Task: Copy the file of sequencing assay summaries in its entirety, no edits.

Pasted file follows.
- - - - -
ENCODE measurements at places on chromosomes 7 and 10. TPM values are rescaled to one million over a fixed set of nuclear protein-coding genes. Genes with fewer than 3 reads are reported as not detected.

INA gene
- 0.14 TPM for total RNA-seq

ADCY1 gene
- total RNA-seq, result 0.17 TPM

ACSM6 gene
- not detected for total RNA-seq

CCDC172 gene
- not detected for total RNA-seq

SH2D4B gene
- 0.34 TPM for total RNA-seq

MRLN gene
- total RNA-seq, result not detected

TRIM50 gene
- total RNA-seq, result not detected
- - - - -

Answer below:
ENCODE measurements at places on chromosomes 7 and 10. TPM values are rescaled to one million over a fixed set of nuclear protein-coding genes. Genes with fewer than 3 reads are reported as not detected.

INA gene
- 0.14 TPM for total RNA-seq

ADCY1 gene
- total RNA-seq, result 0.17 TPM

ACSM6 gene
- not detected for total RNA-seq

CCDC172 gene
- not detected for total RNA-seq

SH2D4B gene
- 0.34 TPM for total RNA-seq

MRLN gene
- total RNA-seq, result not detected

TRIM50 gene
- total RNA-seq, result not detected